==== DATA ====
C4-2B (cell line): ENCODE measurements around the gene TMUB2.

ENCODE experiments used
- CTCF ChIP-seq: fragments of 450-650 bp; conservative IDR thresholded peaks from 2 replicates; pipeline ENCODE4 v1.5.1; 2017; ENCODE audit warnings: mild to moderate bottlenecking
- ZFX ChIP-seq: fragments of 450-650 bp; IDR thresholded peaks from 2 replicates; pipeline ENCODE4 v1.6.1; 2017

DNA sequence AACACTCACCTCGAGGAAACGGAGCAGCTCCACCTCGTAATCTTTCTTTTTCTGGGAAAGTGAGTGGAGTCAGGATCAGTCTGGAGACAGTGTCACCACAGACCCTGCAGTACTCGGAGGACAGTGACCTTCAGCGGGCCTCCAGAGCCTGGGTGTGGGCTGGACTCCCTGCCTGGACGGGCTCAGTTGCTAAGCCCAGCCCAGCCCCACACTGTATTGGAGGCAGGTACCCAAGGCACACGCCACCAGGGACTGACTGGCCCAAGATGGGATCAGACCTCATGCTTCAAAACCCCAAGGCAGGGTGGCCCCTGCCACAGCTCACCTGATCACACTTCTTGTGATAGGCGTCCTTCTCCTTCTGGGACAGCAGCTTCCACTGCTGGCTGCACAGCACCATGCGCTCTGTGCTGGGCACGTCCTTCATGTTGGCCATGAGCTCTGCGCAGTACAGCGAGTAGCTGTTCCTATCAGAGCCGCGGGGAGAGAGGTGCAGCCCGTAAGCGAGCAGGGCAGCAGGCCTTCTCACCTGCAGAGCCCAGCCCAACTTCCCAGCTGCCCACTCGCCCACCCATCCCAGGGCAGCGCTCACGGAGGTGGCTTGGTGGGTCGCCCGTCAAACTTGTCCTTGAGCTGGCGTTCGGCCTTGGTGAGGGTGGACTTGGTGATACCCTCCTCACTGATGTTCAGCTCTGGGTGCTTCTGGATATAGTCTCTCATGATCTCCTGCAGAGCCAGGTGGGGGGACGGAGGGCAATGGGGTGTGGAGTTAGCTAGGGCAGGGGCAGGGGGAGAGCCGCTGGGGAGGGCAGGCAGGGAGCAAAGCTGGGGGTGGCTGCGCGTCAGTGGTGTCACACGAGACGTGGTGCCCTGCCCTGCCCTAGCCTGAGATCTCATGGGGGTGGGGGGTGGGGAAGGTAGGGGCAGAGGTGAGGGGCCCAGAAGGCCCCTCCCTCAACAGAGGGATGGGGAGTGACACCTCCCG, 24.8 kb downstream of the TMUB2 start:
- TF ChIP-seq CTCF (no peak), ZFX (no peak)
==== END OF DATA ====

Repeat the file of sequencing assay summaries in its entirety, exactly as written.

C4-2B (cell line): ENCODE measurements around the gene TMUB2.

ENCODE experiments used
- CTCF ChIP-seq: fragments of 450-650 bp; conservative IDR thresholded peaks from 2 replicates; pipeline ENCODE4 v1.5.1; 2017; ENCODE audit warnings: mild to moderate bottlenecking
- ZFX ChIP-seq: fragments of 450-650 bp; IDR thresholded peaks from 2 replicates; pipeline ENCODE4 v1.6.1; 2017

DNA sequence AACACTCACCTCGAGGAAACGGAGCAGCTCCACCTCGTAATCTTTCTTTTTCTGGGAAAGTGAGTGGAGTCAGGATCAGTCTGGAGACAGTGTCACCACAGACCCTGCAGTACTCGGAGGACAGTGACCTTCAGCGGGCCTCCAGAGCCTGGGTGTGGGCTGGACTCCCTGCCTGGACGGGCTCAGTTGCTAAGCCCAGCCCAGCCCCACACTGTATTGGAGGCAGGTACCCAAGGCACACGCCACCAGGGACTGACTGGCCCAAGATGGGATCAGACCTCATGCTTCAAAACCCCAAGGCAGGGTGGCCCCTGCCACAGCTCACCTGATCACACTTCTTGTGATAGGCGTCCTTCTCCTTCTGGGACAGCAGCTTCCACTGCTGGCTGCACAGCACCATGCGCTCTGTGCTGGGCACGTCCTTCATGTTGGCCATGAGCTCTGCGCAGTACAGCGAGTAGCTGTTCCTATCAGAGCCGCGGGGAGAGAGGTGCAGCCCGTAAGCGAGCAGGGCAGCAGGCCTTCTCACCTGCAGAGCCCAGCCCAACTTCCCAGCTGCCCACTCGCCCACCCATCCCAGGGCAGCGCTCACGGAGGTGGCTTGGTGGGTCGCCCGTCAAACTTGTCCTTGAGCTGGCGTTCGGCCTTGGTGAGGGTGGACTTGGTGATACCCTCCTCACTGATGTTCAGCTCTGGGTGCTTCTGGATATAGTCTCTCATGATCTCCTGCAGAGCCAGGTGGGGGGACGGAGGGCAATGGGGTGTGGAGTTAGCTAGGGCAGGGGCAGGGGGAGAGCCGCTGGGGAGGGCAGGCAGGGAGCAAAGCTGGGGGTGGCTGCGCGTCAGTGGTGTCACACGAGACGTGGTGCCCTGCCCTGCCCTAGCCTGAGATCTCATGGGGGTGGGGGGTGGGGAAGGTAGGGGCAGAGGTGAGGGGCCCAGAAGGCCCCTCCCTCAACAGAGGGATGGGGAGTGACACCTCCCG, 24.8 kb downstream of the TMUB2 start:
- TF ChIP-seq CTCF (no peak), ZFX (no peak)